• Illness bark
  • Puppies often bark in response to pain. Puppies that bark excessively may be suffering from pain or have another health issue.

    How To Stop A Puppy From Barking

    Here are the best tips to help stop a puppy from barking.

  • Remove the stimulus
  • Block your puppy’s sight to potential barking triggers. If your puppy keeps barking when he sees something outside, you might want to make a barrier to remove the stimulus. Cover the windows with curtains or blinds. You can also use spray-on glass coating or removable plastic film that makes windows opaque. Use privacy fencing to block views to neighbouring yards or the street.  You can give your puppy an activity so that he is not focused on the stimulus.

  • Teach quiet command
  • Train your puppy to stop barking using a command or sound. Teaching ‘speak command’ and ‘quiet command’ is helpful to control excessive barking. These commands are useful to train your puppy to be quiet on command. Stay patient and consistent until your puppy learns it completely. If your puppy has been trained and continues to bark excessively, you'll need to understand the root cause of this behavior.

  • Increase your puppy's impulse control
  • Excessive barking in puppies is sometimes related to poor self-control. A relaxed puppy is a well-behaved puppy. If you teach your puppy emotional impulse control, they will be more pleasant to live with. Impulse control is the ability of puppies to resist excessive barking.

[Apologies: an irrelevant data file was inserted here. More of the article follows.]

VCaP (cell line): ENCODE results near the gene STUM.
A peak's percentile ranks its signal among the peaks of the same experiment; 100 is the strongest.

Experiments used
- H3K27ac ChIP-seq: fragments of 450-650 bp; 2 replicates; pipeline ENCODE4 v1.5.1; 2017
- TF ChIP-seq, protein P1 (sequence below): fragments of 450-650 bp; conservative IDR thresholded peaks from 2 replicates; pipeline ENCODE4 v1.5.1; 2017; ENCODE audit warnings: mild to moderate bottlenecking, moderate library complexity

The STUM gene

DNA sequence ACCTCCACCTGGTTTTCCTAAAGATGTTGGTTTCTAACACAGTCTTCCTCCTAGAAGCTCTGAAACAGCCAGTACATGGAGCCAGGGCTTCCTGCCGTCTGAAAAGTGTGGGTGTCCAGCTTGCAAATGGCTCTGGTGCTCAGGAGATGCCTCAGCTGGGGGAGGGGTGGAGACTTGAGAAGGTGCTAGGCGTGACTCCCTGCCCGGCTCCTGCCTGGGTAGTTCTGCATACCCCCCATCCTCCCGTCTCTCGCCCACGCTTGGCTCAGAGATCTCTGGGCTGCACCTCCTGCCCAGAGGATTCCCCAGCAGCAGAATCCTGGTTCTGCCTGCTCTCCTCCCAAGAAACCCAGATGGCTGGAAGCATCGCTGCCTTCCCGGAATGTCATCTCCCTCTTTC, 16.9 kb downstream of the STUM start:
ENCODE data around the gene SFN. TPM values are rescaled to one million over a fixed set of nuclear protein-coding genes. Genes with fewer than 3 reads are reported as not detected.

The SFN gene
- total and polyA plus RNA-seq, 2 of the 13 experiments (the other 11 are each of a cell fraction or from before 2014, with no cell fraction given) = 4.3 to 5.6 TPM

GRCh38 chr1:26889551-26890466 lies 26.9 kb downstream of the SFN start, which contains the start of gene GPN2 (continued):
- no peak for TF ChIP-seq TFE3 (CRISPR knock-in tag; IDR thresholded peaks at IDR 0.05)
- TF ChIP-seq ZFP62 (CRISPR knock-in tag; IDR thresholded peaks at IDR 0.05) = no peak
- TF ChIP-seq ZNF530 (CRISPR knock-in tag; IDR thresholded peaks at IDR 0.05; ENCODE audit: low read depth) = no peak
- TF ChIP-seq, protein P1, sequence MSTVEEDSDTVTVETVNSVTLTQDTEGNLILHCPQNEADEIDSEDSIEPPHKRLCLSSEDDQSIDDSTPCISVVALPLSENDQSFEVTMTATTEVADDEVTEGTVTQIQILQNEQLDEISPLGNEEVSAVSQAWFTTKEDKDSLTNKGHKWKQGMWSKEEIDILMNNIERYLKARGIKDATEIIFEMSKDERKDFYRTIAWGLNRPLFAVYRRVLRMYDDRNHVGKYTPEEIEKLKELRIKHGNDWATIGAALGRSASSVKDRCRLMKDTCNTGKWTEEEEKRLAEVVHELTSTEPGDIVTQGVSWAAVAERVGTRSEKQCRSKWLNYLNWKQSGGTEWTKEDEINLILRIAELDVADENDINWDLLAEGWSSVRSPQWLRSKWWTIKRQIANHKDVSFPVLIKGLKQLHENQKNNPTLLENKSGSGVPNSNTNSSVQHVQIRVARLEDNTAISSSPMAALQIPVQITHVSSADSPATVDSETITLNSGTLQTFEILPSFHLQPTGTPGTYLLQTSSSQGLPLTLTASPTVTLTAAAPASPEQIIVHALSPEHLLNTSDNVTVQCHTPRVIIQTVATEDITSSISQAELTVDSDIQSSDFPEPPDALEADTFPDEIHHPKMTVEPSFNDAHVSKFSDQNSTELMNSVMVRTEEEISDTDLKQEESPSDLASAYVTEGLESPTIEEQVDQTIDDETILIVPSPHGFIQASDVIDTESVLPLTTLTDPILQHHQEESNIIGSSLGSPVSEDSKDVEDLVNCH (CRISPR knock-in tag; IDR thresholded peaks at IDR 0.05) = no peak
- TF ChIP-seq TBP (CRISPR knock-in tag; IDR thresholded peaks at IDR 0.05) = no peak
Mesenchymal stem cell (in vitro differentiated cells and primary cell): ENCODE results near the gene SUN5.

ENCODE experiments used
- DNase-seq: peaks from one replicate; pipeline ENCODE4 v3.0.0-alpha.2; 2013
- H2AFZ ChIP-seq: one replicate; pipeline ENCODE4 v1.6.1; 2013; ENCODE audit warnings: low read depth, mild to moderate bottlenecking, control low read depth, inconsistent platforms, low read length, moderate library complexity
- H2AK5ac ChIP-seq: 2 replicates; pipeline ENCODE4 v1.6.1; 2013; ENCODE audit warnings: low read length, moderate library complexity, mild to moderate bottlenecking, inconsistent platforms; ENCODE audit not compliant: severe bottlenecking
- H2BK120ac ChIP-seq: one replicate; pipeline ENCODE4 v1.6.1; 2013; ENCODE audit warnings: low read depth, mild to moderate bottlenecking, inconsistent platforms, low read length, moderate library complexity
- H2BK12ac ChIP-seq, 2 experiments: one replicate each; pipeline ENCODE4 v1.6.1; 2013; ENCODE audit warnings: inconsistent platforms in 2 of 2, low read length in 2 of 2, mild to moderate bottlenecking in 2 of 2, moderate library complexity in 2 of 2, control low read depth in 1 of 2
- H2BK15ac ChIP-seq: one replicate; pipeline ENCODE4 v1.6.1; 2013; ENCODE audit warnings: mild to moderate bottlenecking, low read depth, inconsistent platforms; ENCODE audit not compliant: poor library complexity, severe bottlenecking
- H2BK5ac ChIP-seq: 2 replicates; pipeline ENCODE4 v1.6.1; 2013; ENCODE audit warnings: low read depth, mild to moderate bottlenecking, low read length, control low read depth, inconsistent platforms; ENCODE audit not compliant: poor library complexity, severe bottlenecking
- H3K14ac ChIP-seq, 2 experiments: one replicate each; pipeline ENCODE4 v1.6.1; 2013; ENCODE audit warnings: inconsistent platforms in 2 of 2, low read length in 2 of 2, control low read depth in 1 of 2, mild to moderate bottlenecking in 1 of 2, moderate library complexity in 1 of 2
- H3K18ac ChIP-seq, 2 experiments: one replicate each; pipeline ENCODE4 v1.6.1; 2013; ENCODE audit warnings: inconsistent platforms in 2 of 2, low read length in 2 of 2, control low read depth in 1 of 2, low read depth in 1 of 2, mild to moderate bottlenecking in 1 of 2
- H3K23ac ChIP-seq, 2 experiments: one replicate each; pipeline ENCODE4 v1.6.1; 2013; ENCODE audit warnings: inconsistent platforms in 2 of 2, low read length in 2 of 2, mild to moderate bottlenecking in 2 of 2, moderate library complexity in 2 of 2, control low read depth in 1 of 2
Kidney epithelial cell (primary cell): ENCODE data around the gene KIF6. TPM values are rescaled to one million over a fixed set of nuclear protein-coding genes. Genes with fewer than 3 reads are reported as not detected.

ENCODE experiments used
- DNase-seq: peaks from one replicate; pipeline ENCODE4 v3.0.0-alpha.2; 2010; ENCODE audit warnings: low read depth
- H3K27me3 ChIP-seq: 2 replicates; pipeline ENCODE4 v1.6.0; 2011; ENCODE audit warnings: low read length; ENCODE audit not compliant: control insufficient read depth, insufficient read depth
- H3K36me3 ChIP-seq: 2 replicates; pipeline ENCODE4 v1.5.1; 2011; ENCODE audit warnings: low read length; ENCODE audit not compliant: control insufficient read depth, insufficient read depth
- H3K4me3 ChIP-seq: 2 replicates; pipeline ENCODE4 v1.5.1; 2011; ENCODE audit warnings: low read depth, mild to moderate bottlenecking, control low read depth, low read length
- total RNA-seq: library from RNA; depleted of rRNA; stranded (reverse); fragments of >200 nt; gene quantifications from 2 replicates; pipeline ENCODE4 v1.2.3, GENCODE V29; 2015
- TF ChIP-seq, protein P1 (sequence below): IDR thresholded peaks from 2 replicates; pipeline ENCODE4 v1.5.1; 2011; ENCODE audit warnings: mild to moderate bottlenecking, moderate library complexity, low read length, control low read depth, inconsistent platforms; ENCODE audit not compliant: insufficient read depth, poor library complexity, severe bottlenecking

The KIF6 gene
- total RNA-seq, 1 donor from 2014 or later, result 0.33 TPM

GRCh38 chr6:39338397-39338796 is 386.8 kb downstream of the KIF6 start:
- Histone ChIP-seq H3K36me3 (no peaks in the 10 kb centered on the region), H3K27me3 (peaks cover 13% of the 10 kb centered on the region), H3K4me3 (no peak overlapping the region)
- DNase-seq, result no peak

• Challenge your puppy physically and mentally 
  • Excessive barking in puppies is often the result of pent-up energy. Your puppy might need physical and mental stimulation to release its pent-up. Give your puppy plenty of physical activities and mental stimulation to reduce their physical or mental imbalance.

    Physical activity can be long walks, running at the puppy park, game of fetch, tug of war, playing flyball, or backyard agility. There are plenty of interactive toys, including chew toys or puzzle toys, that will reduce barking in puppies.

  • Set up a quiet zone
  • If your puppy barks when left alone in the house, set up a safe and quiet place for them away from the front door.